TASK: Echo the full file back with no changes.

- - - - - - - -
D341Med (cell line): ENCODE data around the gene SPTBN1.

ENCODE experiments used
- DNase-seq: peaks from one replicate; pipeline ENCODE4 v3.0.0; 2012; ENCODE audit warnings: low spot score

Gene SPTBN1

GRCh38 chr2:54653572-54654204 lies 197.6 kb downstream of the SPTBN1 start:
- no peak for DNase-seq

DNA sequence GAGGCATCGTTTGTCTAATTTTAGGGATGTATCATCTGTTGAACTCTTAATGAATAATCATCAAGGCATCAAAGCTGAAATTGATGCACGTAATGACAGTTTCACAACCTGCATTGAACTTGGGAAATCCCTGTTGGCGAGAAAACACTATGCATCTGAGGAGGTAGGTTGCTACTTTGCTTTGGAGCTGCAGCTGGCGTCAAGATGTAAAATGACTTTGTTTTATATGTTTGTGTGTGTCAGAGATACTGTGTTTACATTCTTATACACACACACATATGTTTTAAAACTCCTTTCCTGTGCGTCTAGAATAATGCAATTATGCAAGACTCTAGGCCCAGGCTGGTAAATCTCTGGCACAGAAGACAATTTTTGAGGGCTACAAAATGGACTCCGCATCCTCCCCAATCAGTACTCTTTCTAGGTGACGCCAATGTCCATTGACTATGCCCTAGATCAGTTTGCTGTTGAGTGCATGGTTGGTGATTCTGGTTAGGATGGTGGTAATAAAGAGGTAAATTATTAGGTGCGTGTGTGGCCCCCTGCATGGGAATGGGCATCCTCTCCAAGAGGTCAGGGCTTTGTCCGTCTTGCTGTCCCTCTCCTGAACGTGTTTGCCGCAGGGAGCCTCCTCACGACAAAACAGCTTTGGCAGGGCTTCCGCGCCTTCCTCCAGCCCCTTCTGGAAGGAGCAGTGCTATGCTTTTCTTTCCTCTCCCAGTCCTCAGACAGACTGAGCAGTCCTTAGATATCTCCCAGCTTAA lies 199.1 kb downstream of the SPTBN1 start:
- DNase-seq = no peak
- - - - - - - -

D341Med (cell line): ENCODE data around the gene SPTBN1.

ENCODE experiments used
- DNase-seq: peaks from one replicate; pipeline ENCODE4 v3.0.0; 2012; ENCODE audit warnings: low spot score

Gene SPTBN1

GRCh38 chr2:54653572-54654204 lies 197.6 kb downstream of the SPTBN1 start:
- no peak for DNase-seq

DNA sequence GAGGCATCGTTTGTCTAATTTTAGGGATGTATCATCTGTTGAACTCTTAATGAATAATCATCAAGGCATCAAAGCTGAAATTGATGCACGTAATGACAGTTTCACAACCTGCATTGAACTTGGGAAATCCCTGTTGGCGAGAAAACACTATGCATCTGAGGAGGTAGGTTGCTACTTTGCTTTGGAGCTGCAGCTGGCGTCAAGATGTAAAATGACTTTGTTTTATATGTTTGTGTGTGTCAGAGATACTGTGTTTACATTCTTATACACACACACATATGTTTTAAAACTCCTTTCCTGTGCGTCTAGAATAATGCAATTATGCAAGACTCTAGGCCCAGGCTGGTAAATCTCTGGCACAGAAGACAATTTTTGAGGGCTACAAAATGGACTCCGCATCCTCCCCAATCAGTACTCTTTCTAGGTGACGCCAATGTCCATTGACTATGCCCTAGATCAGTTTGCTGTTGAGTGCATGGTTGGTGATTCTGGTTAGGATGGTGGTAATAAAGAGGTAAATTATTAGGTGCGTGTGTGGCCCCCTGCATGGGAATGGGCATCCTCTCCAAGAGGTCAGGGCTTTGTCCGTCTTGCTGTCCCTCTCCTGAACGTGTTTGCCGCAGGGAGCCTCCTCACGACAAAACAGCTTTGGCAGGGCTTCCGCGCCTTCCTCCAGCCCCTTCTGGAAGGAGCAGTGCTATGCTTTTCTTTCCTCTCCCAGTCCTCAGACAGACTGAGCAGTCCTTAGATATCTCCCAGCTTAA lies 199.1 kb downstream of the SPTBN1 start:
- DNase-seq = no peak